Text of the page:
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State Letter #02-21

Use of Surplus Prior Year Funds for Current Year Formula Programs

Published: June 19, 2002
Types:
State Letter
Tags:
surplus funds

TO: State Refugee Coordinators

FROM: Nguyen Van Hanh, Ph.D.
Director
Office of Refugee Resettlement

SUBJECT: Use of Surplus Prior Year Funds for Current Year Formula Programs

This State letter explains the use of surplus prior-year funds for FY 2002 CMA (Cash/Medical/Administrative) and social services allocations.

Each quarter ORR allocates funds to its State partners for the CMA program. The amount of the allocation is based on ORR’s estimate of the needs of each State, taking into account both the State’s initial estimate of its need (on the ORR-1), and the subsequent number of arrivals. ORR generally attempts to provide sufficient funds so that no State incurs a deficit throughout the year. States must file a final report with ORR one year after the end of the fiscal year in which the funds were awarded. In the case of FY 2001, for example, all expenditures must be reported to ORR by September 30, 2002  (see 45 CFR 400.210(a)(2).

ORR has now completed its processing of FY 2000 expenditures. As in previous years, actual State CMA expenditures in FY 2000 fell short of the amounts awarded during the year. Forty-seven States recorded CMA surpluses for FY 2000. Ordinarily, unobligated funds lapse to the Treasury Department, but Congress has allowed ORR to use these surplus funds through September 30, 2002.

As in previous years, ORR has used surplus prior year funds for CMA and social service formula allocations. The third quarter (02-Q3) CMA award letters reflected use of these funds:

Twenty-five States (AZ, CA-W, DC, FL, GA, IL, IA, KS, LA, MD, MI, MN, MO, NH, NJ, NY, OR, RI, SC, SD, TN, TX, UT, WA, WV, WI) received award letters authorizing funds only from normal FY 2002 appropriations. The current account number (CAN) for these award letters is 2002-G99-8001.

Eleven States (HI, ID, IN, ME, NE, NM, NC, ND, OK, VT, VA) received award letters which authorized them to draw their funds entirely out of FY 2000 funds. In the example below, the State’s CMA 02-Q3 award of $54,000 was paid entirely from FY 2000 CMA funds. The $87,000 from FY 2002 appropriations represents CMA awards from previous quarters.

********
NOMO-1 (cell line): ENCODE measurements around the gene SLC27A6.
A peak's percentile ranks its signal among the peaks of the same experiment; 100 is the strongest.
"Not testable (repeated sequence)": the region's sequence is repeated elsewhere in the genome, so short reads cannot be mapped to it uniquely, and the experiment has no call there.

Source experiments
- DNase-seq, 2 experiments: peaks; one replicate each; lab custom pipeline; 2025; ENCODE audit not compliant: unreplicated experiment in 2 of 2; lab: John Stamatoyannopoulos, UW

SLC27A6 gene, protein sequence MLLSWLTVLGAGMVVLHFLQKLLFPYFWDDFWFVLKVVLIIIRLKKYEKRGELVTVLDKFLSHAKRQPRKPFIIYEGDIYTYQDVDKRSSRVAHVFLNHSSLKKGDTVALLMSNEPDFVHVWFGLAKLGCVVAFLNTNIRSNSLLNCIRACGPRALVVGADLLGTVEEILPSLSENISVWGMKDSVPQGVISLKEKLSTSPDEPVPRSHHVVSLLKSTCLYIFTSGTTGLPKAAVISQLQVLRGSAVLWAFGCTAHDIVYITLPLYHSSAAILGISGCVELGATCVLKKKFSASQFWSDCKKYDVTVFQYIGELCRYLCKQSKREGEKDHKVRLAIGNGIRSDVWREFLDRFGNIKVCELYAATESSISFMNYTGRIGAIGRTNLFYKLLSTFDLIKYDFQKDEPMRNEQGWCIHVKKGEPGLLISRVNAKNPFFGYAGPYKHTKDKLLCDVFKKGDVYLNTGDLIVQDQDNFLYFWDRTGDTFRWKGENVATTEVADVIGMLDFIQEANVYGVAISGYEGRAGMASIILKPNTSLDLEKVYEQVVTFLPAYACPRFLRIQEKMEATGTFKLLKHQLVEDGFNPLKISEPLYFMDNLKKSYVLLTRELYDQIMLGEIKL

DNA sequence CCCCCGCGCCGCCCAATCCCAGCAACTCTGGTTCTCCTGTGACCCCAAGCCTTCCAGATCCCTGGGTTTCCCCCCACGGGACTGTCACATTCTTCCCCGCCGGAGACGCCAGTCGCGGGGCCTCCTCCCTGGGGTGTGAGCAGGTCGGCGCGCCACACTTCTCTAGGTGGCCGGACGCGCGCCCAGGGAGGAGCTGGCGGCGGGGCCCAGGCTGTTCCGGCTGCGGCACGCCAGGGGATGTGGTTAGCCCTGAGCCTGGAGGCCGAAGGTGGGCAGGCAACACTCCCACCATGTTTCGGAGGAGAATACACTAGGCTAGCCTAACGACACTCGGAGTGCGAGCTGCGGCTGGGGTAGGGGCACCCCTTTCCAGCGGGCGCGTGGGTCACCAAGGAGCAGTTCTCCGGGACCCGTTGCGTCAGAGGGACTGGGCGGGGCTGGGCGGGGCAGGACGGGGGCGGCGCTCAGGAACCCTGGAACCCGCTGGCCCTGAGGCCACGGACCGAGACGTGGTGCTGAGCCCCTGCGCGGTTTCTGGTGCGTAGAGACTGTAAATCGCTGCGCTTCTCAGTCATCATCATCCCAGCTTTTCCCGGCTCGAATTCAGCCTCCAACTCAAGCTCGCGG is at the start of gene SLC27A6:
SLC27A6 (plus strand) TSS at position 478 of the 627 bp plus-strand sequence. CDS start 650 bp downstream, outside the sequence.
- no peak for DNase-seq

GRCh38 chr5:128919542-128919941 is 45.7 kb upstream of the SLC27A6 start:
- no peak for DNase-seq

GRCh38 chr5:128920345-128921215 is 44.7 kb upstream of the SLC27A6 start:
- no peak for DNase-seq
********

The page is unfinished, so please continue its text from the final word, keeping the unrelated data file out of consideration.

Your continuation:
Appropriation        CAN             This Grant     Reauthorized           Cumulative Fiscal
Number                                        Award        Prior Year Funds     Year Amount
75-0/2-1503    2000 G99 3001 $ 54,000.00
75-2/4-1503    2002 G99 8001   $  0.00         $ 87,000.00
$141,000.00

Five States (CA-H, CT, MS, OH, PA) received 02-Q3 CMA award letters that authorized use of both FY 2000 surplus funds and FY 2002 funds. In the example below, the CMA 02-Q3 award of $1,154,000 was paid in part with authorization to use prior year FY 2000 CMA funds ($588,000) and in part with FY 2002 CMA funds ($566,000).

Appropriation       CAN             This Grant     Reauthorized           Cumulative Fiscal
Number                                        Award       Prior Year Funds     Year Amount
75-0/2-1503    2000 G99 3001 588,000                  
75-2/4-1503    2002 G99 8001    566,000                                      2,877,000
$3,465,000                     

The upcoming 02-Q4 social services award letters will exhibit the same pattern: Some States will receive awards entirely from FY 2002 funds, some from FY 2000 surplus funds, and some from both.

After ORR has distributed most of its surplus funds in its 02-Q3 CMA and 02-Q4 social service awards, ORR will then de-obligate any remaining surpluses to augment discretionary grant programs. Each State with a remaining surplus will receive a de-obligation notice in the form of a CMA “award” letter for the fourth quarter of FY 2000. This “award” will be a negative number, which will reduce the previous cumulative award to the CMA amount actually spent, as shown on the State’s final financial report.

We illustrate this through an example. A State’s total CMA allocation in FY 2000 was $5,624,000. Its subsequent final financial report for FY 2000 recorded total CMA expenses of $4,246,000, for a surplus of $1,377,000. This year, the State was authorized to use $1,115,000 in FY 2000 surplus funds for part of its FY 2002 CMA award, leaving a remaining balance of $262,000 in unused FY 2000 CMA funds. The State will shortly receive an award (i.e. de-obligation) letter which will de-obligate the final portion of the surplus FY 2000 CMA funds for use in ORR discretionary programs. The final award, dated as the fourth quarter of FY 2000, will read as following: